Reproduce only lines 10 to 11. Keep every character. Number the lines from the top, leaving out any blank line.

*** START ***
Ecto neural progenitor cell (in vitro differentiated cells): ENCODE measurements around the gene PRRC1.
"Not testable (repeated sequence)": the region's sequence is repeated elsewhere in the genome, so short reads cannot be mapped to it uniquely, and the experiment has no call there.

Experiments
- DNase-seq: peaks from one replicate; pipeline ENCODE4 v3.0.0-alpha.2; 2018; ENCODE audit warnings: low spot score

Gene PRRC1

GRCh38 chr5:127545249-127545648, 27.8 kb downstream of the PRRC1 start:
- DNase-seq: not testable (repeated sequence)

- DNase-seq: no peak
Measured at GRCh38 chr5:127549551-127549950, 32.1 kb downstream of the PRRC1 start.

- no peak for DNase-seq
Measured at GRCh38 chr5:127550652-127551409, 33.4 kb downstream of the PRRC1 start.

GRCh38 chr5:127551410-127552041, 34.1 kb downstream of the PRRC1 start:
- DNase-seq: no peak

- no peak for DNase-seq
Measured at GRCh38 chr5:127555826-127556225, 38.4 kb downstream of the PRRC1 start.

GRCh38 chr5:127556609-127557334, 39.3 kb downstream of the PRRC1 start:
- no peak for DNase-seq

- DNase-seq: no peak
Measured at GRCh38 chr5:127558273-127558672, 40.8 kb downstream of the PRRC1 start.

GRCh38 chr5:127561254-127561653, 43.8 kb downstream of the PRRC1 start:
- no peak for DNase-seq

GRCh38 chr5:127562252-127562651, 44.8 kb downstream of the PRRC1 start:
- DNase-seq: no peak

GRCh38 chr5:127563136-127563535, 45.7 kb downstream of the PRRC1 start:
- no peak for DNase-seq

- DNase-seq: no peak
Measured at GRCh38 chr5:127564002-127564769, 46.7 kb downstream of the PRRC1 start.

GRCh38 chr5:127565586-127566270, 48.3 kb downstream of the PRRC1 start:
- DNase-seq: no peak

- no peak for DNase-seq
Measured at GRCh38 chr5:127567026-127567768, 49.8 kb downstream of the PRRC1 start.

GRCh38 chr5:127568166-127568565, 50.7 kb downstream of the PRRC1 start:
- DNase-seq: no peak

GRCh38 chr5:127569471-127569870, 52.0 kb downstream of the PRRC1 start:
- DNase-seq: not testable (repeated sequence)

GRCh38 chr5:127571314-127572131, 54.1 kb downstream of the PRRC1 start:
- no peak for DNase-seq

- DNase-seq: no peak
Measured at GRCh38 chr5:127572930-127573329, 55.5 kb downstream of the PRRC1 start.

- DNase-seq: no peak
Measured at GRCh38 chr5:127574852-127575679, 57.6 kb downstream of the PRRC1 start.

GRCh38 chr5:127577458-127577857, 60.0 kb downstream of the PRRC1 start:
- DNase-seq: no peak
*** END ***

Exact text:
- no peak for DNase-seq
Measured at GRCh38 chr5:127550652-127551409, 33.4 kb downstream of the PRRC1 start.